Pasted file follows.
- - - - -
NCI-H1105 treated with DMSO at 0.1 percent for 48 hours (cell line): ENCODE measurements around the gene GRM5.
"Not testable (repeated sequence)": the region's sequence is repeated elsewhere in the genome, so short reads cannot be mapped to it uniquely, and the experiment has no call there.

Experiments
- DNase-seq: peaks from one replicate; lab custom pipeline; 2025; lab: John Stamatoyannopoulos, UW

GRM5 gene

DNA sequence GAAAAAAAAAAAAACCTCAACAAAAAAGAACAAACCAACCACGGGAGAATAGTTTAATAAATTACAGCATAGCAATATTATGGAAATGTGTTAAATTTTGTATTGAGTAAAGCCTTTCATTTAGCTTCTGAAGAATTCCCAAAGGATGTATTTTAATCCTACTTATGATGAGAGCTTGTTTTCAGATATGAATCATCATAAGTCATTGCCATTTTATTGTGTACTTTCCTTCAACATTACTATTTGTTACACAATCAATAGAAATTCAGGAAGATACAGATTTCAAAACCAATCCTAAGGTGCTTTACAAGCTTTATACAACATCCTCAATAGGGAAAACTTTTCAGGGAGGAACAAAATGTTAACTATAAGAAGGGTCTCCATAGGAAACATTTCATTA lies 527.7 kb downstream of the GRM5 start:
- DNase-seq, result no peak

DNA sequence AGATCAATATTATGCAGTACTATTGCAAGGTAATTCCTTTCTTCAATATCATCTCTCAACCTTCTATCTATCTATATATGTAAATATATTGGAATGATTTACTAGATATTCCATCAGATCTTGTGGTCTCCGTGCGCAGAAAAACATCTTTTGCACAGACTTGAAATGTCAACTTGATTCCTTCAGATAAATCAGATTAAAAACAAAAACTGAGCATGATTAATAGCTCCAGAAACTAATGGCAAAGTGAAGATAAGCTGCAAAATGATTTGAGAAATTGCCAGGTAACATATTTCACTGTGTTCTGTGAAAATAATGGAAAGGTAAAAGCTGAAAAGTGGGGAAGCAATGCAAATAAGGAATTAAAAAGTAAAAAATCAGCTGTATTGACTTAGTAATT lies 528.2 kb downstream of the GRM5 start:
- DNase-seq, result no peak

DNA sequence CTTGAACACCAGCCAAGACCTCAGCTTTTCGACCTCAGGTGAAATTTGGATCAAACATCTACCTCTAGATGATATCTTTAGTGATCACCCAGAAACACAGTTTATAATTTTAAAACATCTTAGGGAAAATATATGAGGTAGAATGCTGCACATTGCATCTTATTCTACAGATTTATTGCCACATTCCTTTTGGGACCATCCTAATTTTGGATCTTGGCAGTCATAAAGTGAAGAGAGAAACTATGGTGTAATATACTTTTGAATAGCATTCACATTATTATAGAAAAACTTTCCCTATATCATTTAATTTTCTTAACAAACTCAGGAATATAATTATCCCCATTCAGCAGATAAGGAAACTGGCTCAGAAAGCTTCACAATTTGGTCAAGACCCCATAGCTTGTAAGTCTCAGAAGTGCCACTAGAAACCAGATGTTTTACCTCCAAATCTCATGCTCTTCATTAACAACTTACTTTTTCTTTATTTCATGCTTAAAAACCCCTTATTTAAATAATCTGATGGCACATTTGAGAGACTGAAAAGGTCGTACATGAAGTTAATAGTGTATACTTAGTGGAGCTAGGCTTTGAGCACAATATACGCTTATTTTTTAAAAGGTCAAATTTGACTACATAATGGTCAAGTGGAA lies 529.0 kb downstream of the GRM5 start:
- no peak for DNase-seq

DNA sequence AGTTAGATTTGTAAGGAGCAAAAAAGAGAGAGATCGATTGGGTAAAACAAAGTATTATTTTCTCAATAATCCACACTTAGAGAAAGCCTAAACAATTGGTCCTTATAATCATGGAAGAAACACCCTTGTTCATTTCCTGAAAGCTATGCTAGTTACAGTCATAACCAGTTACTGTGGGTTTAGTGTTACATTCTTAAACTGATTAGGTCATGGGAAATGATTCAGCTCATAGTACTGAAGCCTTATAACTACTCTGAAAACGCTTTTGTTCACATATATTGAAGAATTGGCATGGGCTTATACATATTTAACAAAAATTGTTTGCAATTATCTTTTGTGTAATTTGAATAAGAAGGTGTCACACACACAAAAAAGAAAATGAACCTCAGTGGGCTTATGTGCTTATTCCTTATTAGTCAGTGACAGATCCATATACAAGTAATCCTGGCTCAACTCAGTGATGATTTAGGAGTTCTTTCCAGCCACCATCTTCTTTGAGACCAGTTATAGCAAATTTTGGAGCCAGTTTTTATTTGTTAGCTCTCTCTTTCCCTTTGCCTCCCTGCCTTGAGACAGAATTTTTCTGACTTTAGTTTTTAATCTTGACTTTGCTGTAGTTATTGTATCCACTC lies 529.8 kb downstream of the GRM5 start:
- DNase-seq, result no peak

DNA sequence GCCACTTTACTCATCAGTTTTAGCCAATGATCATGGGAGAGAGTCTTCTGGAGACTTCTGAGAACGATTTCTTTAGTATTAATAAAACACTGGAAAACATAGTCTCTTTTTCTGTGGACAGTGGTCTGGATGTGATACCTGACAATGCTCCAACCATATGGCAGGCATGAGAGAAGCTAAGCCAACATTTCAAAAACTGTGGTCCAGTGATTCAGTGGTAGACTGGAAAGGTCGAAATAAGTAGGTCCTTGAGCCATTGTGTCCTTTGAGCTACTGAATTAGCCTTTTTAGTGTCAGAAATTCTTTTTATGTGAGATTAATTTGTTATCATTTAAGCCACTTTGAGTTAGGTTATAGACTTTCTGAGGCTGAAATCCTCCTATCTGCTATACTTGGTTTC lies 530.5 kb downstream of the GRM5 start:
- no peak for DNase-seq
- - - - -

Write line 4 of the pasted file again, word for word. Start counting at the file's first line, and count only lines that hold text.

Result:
- DNase-seq: peaks from one replicate; lab custom pipeline; 2025; lab: John Stamatoyannopoulos, UW